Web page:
The purpose of this post is to implement “Nowcasting” in Stan using a state-space model. This post is originally inspired from Jim Savage’s gist located here.

## Data Generating Process

$y_t \sim N(x_t + \epsilon_t, \sigma_{\epsilon})$

$x_t \sim N(x_{t-1}+Z_t\gamma_t + \eta_t, \sigma_{\eta})$

In the case of this model we only observe the values of $$y$$ at time $$t$$.

## Build Fake Data

First we’ll bring in our packages.

library(rstan)
suppressPackageStartupMessages(library(tidyverse))
options(mc.cores = parallel::detectCores())
rstan_options(auto_write = TRUE)
set.seed(336)

Then we will generate the required data. In this case we will generate the entire DPG, then for our simulation will remove those data points that do not coincide with our measurement frequency.

# Set up DGP
n <- 300 # number of data points
freq <- 28
# High frequency helpers
z1 <- rnorm(n, 0, 3);
z2 <- rnorm(n, 0, 3)

# Set up "real" state
x <- rep(NA, n)
x <- 1
for(i in 2:n){
x[i] <- x[i-1] + 0.4*z1[i] + -0.3*z2[i] + rnorm(1, 0, 0.2)
}

# Set up y that is only recorded once for every "freq" values of x (set freq above)
y <- x + rnorm(n, 0, 1)

y[!(1:n%%freq==0)] <- NA

# Have a look at the data to make sure you know what's happening
dat <-data.frame(y, z1, z2) 

Format the data for stan.

# y is now just the observed values of y
y <- dat$y[!is.na(dat$y)]

model_list <- list(N1 = length(y),
N2 = n,
freq = freq,
y = y,
z1 = z1,
z2 = z2)

## Build the Model

writeLines(readLines("stan_nowcast.stan"))
// From https://github.com/khakieconomics/nowcasting_in_stan/blob/master/nowcasting.stan
// Via James Savage

data {
int N1; // length of low frequency series
int N2; // length of high frequency series
int freq; // every freq-th observation of the high frequency series we get an observation of the low frequency one
vector[N1] y;
vector[N2] z1;
vector[N2] z2;
}
parameters {
real<lower = 0> sigma_epsilon;
real<lower = 0> sigma_eta;
vector gamma;
vector[N2] x;
}
model {
int count;
// priors
sigma_epsilon ~ cauchy(0,1);
sigma_eta ~ cauchy(0,1);
gamma ~ normal(0,1);
//increment_log_prob(normal_lpdf(x, 0, 1));

// likelihood
count = 0;
for(i in 2:N2){
target += normal_lpdf(x[i]| x[i-1] + z1[i]*gamma + z2[i]*gamma, sigma_eta);
if(i%freq==0){
count = count + 1;
target += normal_lpdf(y[count]| x[i], sigma_epsilon);
}
}
}

Now we have to compile our model.

model <- stan_model("stan_nowcast.stan")

## Fit the model

fit <- sampling(model, model_list, iter = 2000,
chains = 2, refresh = 0,
max_treedepth = 15))
## Warning: There were 2 chains where the estimated Bayesian Fraction of Missing Information was low. See
## http://mc-stan.org/misc/warnings.html#bfmi-low
## Warning: Examine the pairs() plot to diagnose sampling problems

## Model Checking

And as always special thanks to Michael Betancourt for these amazing tools for diagnostics.

util <- new.env()
source('stan_utilities.R', local=util)
util$check_all_diagnostics(fit) ##  "n_eff / iter looks reasonable for all parameters" ##  "Rhat for parameter sigma_eta is 1.1372136448821!" ##  " Rhat above 1.1 indicates that the chains very likely have not mixed" ##  "0 of 2000 iterations ended with a divergence (0%)" ##  "813 of 2000 iterations saturated the maximum tree depth of 10 (40.65%)" ##  " Run again with max_treedepth set to a larger value to avoid saturation" ##  "Chain 1: E-FMI = 0.0218018506545009" ##  "Chain 2: E-FMI = 0.00913922915443346" ##  " E-FMI below 0.2 indicates you may need to reparameterize your model" So it appears that this model needs a little more work! ## Now some inferences So while our model parameterisation isn’t perfect the coefficients in the data generating process have been sussed out of the data by our model. So this isn’t a complete loss! print(fit, pars = c("gamma")) ## Inference for Stan model: stan_nowcast. ## 2 chains, each with iter=2000; warmup=1000; thin=1; ## post-warmup draws per chain=1000, total post-warmup draws=2000. ## ## mean se_mean sd 2.5% 25% 50% 75% 98% n_eff Rhat ## gamma 0.46 0 0.06 0.33 0.42 0.46 0.50 0.57 721 1 ## gamma -0.31 0 0.05 -0.41 -0.34 -0.31 -0.28 -0.22 1221 1 ## ## Samples were drawn using NUTS(diag_e) at Thu Jun 20 10:52:22 2019. ## For each parameter, n_eff is a crude measure of effective sample size, ## and Rhat is the potential scale reduction factor on split chains (at ## convergence, Rhat=1). stan_plot(fit, pars = "gamma") ## ci_level: 0.8 (80% intervals) ## outer_level: 0.95 (95% intervals) ## Make the Graph # Extract the estimates of the state x_mod <- extract(fit, pars = "x", permuted = F) x_mod <- plyr::adply(x_mod, 2) # Summarise the parameters yy <- dat$y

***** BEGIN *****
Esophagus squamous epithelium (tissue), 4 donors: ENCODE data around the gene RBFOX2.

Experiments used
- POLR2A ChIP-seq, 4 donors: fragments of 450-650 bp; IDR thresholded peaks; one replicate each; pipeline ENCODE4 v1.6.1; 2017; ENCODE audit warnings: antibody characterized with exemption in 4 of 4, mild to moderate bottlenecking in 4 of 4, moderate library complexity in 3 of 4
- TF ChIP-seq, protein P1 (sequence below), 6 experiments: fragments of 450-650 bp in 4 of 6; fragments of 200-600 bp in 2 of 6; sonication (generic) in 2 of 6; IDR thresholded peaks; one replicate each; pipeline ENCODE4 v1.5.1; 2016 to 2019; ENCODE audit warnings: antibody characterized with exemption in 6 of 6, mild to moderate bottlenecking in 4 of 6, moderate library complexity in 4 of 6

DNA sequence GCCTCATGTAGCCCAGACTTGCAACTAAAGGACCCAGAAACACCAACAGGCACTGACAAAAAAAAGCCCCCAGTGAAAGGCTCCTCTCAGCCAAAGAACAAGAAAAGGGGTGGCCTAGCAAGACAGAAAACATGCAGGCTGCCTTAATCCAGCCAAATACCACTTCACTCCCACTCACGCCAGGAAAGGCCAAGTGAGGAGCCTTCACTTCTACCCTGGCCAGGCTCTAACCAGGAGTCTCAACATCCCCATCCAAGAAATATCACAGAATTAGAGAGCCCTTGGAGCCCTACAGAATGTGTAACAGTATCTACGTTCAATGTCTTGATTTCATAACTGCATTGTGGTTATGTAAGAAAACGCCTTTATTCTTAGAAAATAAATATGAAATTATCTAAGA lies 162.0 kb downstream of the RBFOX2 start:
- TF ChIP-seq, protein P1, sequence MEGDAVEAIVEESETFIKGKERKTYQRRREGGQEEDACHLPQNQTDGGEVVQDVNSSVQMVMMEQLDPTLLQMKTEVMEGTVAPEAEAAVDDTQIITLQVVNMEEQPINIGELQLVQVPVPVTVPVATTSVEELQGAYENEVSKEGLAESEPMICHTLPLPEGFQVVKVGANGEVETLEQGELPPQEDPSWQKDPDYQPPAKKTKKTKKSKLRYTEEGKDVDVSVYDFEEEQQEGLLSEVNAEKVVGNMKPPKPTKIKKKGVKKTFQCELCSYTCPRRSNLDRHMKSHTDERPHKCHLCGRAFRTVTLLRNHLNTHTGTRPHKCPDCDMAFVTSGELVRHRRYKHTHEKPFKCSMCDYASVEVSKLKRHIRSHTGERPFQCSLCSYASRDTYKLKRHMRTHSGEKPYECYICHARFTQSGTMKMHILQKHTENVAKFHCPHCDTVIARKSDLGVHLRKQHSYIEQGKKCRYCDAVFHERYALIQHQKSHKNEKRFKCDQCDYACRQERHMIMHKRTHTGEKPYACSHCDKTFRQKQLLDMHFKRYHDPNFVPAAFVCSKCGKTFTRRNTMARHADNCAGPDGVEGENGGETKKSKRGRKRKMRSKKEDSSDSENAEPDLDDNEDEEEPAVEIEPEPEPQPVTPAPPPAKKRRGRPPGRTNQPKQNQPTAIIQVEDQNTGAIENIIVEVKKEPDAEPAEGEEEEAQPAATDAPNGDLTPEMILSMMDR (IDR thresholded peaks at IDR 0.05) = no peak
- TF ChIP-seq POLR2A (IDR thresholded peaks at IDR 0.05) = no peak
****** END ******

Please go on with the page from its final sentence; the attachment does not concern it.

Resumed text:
x_summarise <- x_mod %>%
dplyr::select(-chains) %>%
gather(variable, value) %>%
mutate(obs = str_extract(variable, "[0-9]{1,4}") %>% as.numeric) %>%
group_by(obs) %>%
summarise(Median = median(value),
Lower = quantile(value, 0.025),
Upper = quantile(value, 0.975)) %>%
mutate(Actual = x,
Signal = yy)

Now to the graph, but first we can check how often a result occured outside of our confidence interval (technically highest density interval).

mean(x_summarise$Actual<x_summarise$Lower | x_summarise$Actual>x_summarise$Upper) %>%
scales::percent()
##  "0.333%"
x_summarise %>%
ggplot(aes(x = obs)) +
geom_ribbon(aes(ymin = Lower, ymax = Upper), fill = "orange", alpha = 0.5) +
geom_line(aes(y = Median)) +
geom_line(aes(y = Actual), colour = "red") +
geom_point(aes(y = Signal), size = 2, color = "blue") +
labs(title = "Points are low-frequency observations\nRed is actual underlying (hf) series\nblack and orange are our estimate bounds")+
theme_minimal() Research and Methods Resources
me.dewitt.jr@gmail.com

Winston- Salem, NC

Michael DeWitt